Thoughts and opinion from the wards
As I was preparing to start another block of on call days a friend who was staying over commented on my attire for the shift. This wasn't to do with the choice of sensible black trousers (don't show blood to badly) with large belt loops (for hooking things to) and choice of blouse allowing me to be "bare below the elbows", but rather what she referred to as me "tooling up".
As I donned my plain black belt, and then in turn attached the stretchy ID badge clip, the nurses fob watch, and my own bleep, before loading my pockets with pens & pen torches and lastly slinging my ward bag (containing iPad, tourniquet, more pens, hand cream and snack money) and stethoscope around my neck. She likened this process to the montage scenes you see in action movies where the hero straps on their weapon belts and shoulder holsters before going out to meet their nemesis for the final showdown.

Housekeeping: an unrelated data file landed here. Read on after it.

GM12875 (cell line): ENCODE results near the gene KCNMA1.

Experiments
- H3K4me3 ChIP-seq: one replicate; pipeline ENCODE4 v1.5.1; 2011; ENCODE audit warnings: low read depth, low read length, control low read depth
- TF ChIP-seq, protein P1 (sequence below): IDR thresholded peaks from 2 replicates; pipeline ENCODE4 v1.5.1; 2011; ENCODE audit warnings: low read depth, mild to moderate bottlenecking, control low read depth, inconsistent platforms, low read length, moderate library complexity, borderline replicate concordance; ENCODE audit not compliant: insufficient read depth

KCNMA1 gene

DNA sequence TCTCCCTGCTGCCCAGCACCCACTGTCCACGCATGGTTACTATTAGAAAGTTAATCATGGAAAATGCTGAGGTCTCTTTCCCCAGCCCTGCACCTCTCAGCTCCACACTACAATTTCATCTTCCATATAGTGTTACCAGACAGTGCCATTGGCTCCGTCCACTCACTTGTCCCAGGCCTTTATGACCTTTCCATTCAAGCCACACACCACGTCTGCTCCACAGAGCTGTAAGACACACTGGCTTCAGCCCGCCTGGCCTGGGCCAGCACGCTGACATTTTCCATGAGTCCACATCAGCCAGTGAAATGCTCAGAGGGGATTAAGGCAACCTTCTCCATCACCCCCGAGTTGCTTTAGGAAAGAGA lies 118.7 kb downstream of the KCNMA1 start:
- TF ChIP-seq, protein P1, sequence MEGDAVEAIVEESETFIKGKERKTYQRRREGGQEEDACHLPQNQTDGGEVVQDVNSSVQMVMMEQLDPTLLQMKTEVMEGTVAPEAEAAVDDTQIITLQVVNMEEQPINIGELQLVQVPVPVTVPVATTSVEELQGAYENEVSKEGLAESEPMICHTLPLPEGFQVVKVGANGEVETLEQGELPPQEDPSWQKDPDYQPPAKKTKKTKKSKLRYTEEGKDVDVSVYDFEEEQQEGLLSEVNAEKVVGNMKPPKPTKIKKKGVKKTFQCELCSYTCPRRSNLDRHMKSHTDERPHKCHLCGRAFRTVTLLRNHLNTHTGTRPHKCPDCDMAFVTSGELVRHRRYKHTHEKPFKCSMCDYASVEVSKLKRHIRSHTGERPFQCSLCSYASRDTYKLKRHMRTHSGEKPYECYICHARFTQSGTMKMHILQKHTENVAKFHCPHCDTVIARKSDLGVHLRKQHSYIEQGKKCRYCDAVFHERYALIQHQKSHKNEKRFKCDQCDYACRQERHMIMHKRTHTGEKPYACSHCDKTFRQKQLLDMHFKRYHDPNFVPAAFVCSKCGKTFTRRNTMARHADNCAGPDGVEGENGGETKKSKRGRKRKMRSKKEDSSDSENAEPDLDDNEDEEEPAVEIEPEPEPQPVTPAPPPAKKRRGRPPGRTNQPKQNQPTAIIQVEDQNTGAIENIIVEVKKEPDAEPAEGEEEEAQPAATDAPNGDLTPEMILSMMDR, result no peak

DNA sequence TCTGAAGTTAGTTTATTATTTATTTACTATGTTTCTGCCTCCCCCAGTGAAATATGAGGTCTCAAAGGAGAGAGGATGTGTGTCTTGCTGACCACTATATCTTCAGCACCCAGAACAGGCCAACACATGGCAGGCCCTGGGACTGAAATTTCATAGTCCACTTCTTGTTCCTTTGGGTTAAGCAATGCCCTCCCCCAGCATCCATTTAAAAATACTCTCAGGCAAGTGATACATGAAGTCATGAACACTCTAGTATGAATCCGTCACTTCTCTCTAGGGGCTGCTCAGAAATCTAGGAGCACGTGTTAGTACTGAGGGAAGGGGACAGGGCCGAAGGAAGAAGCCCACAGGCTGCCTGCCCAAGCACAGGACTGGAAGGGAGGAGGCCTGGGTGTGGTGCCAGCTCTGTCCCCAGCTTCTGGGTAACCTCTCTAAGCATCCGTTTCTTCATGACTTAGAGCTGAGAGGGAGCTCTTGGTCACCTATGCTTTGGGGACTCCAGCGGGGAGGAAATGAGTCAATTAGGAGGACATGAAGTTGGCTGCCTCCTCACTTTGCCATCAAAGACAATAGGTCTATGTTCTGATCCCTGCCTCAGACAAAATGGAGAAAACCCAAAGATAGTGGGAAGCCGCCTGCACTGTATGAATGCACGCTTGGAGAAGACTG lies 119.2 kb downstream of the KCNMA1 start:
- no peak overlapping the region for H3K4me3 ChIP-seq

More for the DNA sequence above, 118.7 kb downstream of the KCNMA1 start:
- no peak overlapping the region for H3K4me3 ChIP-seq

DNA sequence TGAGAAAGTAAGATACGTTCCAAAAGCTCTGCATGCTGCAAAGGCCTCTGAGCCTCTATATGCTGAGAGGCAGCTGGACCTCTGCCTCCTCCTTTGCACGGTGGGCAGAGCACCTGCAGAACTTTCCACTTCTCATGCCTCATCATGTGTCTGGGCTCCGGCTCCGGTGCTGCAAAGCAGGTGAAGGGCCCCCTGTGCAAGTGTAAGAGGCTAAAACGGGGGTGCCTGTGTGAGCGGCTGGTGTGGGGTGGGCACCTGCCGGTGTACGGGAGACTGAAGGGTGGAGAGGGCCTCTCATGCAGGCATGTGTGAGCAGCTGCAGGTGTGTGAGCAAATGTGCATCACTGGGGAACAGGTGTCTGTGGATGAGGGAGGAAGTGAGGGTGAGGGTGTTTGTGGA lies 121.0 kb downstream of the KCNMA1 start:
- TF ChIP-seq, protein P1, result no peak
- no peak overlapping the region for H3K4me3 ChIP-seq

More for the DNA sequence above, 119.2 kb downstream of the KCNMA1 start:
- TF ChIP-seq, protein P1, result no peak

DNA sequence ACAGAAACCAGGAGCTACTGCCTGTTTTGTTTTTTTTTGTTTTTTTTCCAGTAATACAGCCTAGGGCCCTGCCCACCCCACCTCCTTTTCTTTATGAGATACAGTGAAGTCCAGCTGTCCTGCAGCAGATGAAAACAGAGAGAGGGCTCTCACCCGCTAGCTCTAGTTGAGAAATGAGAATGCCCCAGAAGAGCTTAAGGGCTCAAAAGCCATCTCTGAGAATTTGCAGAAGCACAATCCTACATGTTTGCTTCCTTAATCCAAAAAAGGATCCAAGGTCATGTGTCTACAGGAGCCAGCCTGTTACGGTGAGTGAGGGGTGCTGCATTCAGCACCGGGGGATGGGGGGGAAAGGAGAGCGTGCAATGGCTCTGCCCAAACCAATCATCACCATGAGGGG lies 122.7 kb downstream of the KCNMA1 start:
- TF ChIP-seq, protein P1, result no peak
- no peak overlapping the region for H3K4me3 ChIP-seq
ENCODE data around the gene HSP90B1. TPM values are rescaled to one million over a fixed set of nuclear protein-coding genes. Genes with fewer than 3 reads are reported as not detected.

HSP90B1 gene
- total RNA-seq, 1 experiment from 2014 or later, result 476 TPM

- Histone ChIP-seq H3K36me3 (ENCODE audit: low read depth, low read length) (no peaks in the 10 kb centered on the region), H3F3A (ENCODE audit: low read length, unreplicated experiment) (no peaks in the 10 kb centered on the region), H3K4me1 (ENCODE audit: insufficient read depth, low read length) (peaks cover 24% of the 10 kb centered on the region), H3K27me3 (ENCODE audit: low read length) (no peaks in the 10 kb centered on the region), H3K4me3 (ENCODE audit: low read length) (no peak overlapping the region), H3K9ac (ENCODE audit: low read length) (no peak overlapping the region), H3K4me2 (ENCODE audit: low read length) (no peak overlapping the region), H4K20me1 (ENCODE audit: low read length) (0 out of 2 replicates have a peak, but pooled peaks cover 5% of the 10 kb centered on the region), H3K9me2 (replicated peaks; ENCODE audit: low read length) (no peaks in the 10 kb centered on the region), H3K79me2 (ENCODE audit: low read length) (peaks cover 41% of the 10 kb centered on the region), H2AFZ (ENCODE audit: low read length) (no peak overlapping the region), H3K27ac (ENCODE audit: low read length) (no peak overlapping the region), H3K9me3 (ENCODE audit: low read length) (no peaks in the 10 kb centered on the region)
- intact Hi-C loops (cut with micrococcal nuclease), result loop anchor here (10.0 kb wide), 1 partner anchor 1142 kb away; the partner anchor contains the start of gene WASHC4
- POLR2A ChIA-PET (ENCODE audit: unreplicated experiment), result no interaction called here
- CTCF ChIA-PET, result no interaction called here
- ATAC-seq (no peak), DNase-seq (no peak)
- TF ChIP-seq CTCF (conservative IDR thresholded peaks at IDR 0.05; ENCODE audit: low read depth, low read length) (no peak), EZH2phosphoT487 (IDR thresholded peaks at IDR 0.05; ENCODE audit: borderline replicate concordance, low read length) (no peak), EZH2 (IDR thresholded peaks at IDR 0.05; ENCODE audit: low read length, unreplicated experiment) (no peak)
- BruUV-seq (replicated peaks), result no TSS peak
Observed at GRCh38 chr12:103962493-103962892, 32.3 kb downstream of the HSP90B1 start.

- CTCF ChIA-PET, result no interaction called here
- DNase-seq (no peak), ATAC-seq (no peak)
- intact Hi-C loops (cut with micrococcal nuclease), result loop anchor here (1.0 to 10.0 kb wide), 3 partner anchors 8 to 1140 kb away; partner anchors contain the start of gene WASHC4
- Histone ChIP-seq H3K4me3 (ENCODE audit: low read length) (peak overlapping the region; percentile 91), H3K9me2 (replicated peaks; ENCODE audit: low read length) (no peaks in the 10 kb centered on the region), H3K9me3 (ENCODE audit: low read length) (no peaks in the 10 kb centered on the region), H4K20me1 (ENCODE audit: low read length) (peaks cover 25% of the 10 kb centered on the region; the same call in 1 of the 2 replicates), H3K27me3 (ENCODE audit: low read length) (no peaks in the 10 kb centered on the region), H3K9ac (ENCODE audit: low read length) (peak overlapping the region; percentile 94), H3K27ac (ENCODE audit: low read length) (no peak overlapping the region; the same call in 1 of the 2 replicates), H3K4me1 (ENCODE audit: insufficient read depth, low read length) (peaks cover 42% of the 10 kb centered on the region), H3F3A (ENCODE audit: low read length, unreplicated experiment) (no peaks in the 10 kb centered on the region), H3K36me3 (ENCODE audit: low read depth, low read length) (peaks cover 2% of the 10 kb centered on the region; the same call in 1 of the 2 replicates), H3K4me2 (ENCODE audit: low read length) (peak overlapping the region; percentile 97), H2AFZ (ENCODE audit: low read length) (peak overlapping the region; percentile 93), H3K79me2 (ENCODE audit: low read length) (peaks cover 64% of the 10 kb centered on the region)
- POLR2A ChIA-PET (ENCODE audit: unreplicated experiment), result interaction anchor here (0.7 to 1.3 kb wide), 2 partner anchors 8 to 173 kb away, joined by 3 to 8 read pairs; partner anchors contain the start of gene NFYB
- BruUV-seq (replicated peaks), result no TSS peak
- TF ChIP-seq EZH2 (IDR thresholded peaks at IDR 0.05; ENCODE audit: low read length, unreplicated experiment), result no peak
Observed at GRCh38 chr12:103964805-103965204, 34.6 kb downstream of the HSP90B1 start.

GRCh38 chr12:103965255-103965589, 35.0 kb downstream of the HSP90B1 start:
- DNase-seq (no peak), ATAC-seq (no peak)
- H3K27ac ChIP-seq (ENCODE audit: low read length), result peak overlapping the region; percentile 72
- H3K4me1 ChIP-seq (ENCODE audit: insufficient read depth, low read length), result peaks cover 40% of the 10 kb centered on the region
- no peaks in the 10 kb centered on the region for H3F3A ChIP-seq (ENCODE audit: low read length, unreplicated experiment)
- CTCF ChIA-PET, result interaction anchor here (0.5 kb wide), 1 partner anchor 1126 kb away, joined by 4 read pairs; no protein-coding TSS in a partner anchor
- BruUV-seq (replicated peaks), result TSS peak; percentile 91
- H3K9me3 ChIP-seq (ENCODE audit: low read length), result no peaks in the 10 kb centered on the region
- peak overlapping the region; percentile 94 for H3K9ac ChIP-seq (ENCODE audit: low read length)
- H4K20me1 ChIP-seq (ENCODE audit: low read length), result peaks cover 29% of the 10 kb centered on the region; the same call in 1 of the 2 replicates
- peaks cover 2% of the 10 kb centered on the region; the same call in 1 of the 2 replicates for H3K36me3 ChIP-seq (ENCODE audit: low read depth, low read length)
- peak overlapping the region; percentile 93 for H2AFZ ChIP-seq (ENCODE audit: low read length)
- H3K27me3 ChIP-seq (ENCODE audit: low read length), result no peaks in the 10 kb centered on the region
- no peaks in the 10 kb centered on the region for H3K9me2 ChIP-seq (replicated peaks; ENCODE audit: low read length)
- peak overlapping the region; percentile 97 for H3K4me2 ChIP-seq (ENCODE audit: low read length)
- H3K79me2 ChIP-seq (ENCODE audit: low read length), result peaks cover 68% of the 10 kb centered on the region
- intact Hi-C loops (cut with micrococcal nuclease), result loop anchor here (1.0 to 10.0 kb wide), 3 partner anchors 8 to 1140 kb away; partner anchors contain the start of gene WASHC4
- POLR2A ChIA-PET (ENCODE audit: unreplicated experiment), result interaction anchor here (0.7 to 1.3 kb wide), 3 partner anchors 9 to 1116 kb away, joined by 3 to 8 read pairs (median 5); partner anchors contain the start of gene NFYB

I could claim that I am the hero heading out to beat the nemesis that is disease with my weapons of knowledge and my tools of the trade, but the true answer is far less exciting and more practical. When I'm on call, particularly when I'm on nights, I'm covering large areas of the hospital, and while on my own ward I know where to look for a BNF or a tourniquet, when I'm out and about my belt and bag are my office. I know without hassle I can reach for the items I'm likely to need to see me through the first stage of assessment and management of the sick patients.
But do I truly need all these, of is it more of a comfort blanket for myself than a genuine need? well until hospitals role out productive hospital, rather than the nurse led concept of productive ward, then I will continue to save time and "tool up" as usual before I set out for my on-call.
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